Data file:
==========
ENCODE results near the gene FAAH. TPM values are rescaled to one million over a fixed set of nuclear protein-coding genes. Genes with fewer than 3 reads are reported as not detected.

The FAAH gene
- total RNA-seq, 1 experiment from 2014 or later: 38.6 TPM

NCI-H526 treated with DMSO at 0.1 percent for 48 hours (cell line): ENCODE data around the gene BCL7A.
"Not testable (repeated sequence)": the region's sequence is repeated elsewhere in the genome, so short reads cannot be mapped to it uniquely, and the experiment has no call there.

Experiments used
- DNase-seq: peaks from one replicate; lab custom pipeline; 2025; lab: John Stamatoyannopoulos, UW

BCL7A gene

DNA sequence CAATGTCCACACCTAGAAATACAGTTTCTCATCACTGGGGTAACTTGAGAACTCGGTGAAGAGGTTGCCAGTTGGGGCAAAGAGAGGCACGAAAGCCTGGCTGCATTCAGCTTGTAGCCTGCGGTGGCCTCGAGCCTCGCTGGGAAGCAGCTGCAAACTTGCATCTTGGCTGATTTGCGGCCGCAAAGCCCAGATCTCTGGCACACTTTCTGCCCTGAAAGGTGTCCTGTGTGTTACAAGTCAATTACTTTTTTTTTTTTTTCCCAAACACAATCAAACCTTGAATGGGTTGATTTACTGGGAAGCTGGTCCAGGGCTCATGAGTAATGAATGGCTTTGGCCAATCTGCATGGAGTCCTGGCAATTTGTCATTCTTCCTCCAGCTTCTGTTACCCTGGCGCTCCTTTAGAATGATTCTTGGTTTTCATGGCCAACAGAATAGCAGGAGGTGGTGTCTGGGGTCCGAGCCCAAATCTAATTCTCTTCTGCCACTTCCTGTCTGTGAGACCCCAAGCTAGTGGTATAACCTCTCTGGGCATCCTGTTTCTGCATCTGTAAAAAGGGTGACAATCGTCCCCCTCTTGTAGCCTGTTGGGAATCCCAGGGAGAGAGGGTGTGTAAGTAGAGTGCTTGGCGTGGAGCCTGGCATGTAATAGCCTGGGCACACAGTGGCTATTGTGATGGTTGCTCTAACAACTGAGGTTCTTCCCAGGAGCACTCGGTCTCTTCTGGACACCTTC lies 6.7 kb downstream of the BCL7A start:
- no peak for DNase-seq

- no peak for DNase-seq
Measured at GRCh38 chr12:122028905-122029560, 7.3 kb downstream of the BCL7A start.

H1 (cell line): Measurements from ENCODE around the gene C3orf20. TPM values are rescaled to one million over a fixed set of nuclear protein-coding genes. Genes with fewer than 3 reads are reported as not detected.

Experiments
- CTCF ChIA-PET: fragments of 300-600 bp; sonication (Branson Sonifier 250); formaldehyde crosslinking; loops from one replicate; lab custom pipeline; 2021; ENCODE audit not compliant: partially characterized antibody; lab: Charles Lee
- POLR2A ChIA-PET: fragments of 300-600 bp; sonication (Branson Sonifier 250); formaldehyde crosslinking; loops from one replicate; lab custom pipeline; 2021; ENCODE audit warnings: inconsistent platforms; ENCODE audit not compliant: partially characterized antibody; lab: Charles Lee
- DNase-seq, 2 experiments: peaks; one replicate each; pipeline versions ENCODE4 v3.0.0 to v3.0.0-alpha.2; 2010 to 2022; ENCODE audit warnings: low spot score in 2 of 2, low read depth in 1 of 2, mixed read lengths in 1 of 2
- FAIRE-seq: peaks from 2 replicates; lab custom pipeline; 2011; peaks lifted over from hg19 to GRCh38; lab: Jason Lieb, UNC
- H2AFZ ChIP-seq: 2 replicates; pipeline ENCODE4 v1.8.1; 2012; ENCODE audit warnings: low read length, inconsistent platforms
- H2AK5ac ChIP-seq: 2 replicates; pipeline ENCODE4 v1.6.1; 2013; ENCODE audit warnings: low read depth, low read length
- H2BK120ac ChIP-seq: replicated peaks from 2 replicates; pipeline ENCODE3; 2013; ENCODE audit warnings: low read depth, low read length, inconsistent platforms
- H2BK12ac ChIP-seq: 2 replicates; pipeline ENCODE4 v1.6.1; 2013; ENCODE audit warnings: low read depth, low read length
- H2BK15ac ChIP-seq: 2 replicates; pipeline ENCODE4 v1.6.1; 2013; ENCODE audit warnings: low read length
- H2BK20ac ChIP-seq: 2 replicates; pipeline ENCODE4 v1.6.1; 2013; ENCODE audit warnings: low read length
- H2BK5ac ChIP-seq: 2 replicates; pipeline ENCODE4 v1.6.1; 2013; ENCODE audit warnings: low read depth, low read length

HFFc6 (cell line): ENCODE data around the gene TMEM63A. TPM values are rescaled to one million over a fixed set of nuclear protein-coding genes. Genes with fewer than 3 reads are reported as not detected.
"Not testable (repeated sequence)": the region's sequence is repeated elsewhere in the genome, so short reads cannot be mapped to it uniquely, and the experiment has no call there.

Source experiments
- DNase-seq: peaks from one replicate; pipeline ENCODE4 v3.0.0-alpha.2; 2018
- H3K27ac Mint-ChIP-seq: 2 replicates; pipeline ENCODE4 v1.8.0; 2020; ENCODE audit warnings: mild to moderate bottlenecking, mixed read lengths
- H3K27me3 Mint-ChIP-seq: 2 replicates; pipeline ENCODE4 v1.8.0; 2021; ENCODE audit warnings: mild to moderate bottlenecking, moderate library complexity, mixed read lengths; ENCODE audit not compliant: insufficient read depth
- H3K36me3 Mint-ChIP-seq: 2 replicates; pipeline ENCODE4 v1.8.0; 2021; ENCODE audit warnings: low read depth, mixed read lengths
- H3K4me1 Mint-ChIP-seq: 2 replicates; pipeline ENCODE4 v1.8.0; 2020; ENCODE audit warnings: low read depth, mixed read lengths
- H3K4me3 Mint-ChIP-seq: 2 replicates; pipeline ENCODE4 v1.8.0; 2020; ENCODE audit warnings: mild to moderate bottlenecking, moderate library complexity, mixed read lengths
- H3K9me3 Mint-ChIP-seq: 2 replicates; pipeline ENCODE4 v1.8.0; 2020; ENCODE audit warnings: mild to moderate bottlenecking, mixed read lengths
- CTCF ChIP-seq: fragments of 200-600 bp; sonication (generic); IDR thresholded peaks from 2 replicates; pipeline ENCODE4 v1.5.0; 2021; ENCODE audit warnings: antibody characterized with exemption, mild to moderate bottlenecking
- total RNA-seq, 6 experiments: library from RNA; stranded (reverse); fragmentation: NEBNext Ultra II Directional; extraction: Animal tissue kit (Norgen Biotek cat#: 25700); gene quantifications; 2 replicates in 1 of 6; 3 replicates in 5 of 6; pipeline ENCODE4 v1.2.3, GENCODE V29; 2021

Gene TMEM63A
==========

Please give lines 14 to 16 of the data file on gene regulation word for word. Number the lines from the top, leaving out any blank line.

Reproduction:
Experiments
- CTCF ChIA-PET: fragments of 300-600 bp; sonication (Branson Sonifier 250); formaldehyde crosslinking; loops from one replicate; lab custom pipeline; 2021; ENCODE audit not compliant: partially characterized antibody; lab: Charles Lee
- POLR2A ChIA-PET: fragments of 300-600 bp; sonication (Branson Sonifier 250); formaldehyde crosslinking; loops from one replicate; lab custom pipeline; 2021; ENCODE audit warnings: inconsistent platforms; ENCODE audit not compliant: partially characterized antibody; lab: Charles Lee